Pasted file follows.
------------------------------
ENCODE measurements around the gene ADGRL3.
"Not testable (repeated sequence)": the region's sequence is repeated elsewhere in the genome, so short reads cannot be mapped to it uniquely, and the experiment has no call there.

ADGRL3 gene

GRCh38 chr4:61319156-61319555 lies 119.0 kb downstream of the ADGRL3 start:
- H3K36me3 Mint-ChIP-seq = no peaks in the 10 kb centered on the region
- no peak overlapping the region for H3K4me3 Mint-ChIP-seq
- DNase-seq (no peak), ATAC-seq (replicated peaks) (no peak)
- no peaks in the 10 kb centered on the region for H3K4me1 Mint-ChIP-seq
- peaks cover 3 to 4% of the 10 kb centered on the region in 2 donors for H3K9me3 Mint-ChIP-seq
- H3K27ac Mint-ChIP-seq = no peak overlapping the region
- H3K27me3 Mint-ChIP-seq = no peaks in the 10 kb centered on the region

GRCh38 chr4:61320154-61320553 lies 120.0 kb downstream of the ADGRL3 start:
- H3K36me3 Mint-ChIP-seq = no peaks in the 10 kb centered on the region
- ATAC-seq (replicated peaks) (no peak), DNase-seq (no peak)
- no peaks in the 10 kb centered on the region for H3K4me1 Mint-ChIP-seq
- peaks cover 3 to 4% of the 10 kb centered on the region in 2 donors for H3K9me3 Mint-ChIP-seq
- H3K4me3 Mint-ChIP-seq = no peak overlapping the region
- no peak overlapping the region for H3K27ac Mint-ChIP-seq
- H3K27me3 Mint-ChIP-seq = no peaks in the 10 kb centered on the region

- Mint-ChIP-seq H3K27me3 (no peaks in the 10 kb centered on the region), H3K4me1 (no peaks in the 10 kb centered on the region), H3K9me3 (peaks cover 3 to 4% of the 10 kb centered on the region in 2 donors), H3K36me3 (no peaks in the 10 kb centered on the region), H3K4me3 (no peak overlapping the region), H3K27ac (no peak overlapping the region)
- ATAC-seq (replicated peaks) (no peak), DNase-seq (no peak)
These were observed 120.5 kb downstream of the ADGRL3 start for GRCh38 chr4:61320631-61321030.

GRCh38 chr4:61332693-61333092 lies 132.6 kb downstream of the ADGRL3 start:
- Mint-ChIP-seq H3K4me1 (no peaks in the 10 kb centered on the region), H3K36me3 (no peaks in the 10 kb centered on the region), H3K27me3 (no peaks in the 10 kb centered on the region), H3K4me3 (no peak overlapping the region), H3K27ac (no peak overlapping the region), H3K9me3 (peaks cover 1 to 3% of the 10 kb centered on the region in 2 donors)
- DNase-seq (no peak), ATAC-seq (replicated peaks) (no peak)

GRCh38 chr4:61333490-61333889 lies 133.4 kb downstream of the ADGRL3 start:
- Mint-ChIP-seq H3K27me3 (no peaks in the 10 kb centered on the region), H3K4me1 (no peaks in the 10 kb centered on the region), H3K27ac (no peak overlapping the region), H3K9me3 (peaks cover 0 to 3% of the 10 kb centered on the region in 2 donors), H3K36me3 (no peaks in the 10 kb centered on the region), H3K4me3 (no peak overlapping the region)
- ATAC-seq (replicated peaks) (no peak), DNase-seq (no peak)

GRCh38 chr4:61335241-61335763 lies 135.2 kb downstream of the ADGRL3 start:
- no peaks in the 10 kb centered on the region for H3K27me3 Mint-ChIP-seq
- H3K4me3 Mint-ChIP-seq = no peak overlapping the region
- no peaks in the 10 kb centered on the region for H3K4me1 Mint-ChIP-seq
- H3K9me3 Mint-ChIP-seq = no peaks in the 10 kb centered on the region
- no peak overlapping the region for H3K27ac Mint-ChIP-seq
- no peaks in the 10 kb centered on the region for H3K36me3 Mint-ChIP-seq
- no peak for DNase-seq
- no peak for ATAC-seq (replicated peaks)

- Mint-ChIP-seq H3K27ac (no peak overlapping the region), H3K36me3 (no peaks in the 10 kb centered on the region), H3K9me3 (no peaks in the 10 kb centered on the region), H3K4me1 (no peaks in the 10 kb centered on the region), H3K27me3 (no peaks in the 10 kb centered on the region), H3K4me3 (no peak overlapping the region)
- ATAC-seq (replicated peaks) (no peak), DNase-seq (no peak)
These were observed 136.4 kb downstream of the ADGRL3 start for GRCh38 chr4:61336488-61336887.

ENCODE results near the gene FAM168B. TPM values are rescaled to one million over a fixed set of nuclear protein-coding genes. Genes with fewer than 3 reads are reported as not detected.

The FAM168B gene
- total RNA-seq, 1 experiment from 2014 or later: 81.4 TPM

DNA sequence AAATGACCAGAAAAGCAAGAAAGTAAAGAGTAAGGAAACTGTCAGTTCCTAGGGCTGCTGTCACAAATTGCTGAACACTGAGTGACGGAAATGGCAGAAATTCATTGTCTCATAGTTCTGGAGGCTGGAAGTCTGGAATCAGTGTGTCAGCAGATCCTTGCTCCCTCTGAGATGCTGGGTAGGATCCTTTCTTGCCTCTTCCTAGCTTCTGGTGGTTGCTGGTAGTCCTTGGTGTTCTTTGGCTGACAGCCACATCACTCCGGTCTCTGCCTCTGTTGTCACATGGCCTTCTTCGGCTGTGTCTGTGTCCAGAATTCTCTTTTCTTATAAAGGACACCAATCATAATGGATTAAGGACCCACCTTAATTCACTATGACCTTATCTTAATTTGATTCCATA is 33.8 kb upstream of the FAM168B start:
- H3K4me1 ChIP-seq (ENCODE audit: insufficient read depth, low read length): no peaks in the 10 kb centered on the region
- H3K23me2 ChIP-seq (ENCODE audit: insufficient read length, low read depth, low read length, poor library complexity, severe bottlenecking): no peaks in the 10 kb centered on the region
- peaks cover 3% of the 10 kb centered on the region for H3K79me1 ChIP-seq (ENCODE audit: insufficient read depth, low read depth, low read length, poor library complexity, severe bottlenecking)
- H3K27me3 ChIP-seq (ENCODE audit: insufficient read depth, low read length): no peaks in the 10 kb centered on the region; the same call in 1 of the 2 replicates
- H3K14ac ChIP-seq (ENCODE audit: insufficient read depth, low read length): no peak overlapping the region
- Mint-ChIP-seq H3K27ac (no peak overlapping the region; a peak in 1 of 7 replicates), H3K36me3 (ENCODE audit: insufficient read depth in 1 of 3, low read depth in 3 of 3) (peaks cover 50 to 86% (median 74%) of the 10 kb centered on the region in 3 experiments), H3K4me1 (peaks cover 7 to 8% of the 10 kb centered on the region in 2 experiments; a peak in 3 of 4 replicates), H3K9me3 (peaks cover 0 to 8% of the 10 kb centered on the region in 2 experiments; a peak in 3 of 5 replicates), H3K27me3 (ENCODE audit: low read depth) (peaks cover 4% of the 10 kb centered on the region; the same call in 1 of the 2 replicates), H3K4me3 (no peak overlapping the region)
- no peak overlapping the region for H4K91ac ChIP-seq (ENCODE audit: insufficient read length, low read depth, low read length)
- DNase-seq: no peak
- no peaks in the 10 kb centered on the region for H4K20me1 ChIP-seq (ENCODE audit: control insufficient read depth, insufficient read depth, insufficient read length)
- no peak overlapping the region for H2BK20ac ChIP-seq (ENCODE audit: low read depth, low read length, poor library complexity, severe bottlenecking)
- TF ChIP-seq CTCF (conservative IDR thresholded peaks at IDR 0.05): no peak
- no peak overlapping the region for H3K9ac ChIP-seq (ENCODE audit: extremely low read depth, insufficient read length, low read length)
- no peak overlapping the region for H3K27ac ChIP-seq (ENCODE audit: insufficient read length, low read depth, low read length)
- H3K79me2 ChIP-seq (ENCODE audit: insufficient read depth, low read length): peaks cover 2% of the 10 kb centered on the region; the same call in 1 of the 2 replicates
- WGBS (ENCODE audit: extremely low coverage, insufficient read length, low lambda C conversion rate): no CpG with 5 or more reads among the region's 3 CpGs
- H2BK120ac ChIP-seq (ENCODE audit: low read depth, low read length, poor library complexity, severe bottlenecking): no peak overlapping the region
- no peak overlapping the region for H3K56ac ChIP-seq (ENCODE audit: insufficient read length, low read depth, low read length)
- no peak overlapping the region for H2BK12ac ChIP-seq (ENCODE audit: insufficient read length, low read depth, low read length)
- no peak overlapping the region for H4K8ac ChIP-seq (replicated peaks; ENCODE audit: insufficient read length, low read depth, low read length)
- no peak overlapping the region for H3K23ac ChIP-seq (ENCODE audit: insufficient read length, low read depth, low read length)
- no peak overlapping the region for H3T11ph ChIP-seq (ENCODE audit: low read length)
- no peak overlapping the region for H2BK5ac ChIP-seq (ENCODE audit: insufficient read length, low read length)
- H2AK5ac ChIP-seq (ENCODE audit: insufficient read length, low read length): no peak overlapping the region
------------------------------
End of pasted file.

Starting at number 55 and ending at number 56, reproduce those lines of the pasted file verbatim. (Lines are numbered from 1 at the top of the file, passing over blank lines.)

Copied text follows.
- TF ChIP-seq CTCF (conservative IDR thresholded peaks at IDR 0.05): no peak
- no peak overlapping the region for H3K9ac ChIP-seq (ENCODE audit: extremely low read depth, insufficient read length, low read length)